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Saturday 24 June 2017

Data Commissioner probes PTSB over 'missing' tracker letters

Investigate Finian McGrath demanded bank look into case Photo: Collins Dublin, Gareth Chaney
Investigate Finian McGrath demanded bank look into case Photo: Collins Dublin, Gareth Chaney
Maeve Sheehan

Maeve Sheehan

The Data Protection Commissioner has launched an investigation into Permanent TSB after a couple complained that key documents central to their claim to a tracker mortgage were missing from their personal file.

In the latest twist in the tracker mortgage scandal, the couple - who are seeking to get back on a tracker - requested their personal file from the bank and later discovered that three crucial letters were not included in it.

The couple complained to the Data Protection Commission, which launched an investigation into the case before Christmas, after giving the bank six months to respond.

Since the Data Commissioner's intervention, the bank informed the customers that it had no record of missing documents.

The DPC said it is investigating "several complaints against financial institutions regarding customer access to personal data" but did not identify PTSB. The bank is in the process of compensating mortgage holders who were wrongly denied tracker mortgages.

The scandal emerged in 2014 when a major Central Bank found that almost 1,400 customers were entitled to tracker mortgages but were forced by the bank to pay the more expensive standard variable rates. The difference amounted to potentially €5,000 to €7,000 a year for some customers, a number of whom lost their homes.

The couple believed that they may be entitled to a tracker mortgage and requested their personal records under the Data Protection Act to start the process. Only when the couple retrieved their own records from storage did they realise that three key letters were not included in the file released by the bank.

They say the three letters related to the couple's mortgage interest rate, with one letter offering the couple a tracker mortgage and another informing them that they were on a tracker - albeit briefly.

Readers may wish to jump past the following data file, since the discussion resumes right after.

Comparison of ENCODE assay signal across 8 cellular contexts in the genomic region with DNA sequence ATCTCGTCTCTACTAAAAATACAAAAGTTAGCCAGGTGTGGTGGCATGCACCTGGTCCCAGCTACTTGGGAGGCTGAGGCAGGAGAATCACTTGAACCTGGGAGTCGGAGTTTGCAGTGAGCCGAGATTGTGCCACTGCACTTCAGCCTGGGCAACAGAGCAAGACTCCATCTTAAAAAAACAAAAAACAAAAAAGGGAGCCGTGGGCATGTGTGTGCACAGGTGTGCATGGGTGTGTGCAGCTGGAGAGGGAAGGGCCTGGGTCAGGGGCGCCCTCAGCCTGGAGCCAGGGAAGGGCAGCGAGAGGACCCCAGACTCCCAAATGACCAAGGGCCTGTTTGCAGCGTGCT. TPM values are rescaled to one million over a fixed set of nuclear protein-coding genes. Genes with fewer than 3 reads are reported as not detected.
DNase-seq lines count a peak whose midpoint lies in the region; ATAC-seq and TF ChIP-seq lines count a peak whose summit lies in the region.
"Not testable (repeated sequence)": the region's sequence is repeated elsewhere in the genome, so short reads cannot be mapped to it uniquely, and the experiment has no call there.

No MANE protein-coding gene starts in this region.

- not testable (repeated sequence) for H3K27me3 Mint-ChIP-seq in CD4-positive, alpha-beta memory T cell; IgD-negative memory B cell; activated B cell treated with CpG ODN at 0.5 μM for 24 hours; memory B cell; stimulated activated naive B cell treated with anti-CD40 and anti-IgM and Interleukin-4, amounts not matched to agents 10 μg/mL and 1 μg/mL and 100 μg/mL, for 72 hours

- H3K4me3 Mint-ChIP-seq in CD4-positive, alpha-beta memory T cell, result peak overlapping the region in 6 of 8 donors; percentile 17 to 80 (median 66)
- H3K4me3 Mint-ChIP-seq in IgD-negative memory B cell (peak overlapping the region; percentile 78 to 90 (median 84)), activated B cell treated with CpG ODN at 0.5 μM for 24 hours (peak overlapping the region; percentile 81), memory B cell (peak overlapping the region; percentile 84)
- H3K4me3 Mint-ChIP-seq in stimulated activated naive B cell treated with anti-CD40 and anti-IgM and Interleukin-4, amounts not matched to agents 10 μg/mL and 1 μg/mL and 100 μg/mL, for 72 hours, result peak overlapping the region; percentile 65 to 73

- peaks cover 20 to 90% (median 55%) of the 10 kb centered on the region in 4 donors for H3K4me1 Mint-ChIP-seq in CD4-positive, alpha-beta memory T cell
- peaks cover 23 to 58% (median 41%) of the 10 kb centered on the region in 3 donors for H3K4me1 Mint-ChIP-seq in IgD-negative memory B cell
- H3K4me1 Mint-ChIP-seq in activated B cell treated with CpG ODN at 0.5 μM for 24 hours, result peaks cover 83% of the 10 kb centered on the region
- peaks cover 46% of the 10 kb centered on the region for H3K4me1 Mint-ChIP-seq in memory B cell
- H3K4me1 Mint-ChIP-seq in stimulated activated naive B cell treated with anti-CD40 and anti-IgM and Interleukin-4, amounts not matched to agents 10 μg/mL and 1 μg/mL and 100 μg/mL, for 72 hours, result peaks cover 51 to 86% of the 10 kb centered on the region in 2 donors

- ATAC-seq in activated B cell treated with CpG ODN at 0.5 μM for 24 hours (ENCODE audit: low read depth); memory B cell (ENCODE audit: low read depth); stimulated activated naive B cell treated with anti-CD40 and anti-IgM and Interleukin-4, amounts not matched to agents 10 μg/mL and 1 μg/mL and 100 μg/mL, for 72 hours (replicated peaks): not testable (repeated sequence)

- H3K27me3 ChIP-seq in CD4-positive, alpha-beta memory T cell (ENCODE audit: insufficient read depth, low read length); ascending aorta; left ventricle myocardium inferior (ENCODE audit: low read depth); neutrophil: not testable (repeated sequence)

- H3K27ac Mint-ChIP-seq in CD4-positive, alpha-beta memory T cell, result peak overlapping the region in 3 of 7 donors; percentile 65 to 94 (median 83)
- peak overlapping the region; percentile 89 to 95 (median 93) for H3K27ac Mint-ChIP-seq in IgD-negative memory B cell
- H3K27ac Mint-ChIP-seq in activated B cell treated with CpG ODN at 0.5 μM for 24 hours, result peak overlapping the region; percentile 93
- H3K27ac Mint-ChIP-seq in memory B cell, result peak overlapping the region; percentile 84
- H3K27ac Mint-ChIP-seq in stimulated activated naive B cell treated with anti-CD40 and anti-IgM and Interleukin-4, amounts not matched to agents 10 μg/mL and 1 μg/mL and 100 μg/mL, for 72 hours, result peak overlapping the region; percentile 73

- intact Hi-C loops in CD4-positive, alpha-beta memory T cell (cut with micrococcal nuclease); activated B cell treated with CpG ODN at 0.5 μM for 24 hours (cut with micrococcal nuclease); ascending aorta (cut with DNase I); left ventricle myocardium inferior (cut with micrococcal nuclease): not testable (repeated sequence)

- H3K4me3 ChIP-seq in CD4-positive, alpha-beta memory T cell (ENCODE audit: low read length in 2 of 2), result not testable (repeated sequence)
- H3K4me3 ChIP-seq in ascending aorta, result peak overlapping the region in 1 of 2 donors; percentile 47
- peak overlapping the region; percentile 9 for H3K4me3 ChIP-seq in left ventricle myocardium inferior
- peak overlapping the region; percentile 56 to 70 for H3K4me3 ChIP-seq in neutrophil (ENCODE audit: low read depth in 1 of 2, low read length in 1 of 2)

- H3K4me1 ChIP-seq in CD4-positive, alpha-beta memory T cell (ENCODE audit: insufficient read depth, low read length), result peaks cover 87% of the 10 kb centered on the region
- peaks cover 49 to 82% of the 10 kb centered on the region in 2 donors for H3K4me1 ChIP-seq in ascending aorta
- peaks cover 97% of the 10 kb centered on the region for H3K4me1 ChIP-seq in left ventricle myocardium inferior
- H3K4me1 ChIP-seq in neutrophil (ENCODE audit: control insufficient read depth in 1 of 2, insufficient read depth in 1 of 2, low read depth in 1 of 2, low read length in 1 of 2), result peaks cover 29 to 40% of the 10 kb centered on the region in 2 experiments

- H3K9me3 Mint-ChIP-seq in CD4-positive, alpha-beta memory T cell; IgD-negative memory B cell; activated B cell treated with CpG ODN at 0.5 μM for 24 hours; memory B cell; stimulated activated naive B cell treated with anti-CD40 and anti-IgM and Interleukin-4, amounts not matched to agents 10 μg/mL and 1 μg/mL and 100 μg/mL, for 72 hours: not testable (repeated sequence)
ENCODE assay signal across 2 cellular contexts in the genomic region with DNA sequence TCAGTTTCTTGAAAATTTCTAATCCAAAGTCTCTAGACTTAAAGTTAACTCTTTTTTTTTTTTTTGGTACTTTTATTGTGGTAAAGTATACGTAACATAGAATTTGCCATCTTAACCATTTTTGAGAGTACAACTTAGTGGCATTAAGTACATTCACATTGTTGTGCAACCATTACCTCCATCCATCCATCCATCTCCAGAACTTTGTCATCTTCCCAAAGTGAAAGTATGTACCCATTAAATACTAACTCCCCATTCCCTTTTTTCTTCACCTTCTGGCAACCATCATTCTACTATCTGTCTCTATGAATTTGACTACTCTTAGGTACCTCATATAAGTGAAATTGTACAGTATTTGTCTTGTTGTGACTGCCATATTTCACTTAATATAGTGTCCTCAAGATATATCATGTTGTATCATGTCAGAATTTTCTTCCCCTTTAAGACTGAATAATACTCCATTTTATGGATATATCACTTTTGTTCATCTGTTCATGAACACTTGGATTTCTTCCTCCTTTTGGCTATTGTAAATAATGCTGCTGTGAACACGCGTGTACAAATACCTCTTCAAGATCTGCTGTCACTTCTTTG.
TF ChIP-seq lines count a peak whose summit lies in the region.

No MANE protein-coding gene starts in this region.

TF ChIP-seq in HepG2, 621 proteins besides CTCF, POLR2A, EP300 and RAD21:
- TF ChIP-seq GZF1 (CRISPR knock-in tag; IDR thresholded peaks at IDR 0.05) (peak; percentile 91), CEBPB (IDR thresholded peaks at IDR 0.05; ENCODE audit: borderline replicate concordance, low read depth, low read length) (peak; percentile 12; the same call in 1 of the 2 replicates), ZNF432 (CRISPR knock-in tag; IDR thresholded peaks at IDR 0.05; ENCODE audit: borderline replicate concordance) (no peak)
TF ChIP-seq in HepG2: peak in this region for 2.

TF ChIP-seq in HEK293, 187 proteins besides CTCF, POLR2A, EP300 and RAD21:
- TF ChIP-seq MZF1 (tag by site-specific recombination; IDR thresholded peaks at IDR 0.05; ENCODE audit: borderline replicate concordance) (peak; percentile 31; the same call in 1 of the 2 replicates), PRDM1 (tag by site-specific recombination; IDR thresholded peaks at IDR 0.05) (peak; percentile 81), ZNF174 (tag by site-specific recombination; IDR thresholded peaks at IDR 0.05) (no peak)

The couple asked not to be identified. However, Vincent Greene, a retired businessman, who is helping them with their application, said the three letters were of "critical importance" in helping the family establish its entitlement to a tracker mortgage.

He said had the couple not discovered the letters in their own files, they would have struggled to establish they had a case. "The documents clearly supported the family's entitlement to a review of their mortgage, under the terms of the Central Bank's tracker mortgage investigation imposed upon the PTSB," he said.

Vincent Greene has also contacted KMPG, which is providing oversight of the tracker mortgage investigation, putting it on notice of the missing letters, but has yet to receive a reply.

Finian McGrath, Minister of State, asked the Central Bank to investigate the missing documents. In a strongly worded letter, he said it was "in the public interest" to do so, particularly as the Central Bank's tracker mortgage investigation is still under way. The Central Bank has confirmed that it will raise the issue during its "wider engagement" with the PTSB.

The Central Bank has said up to 15,000 tracker mortgages may be affected by mispricing, and some mortgage holders have lost their homes.

A spokesperson for the Ptsb said he was unaware of the DPC investigation but the bank would cooperate, if an investigation was undertaken.

Sunday Independent

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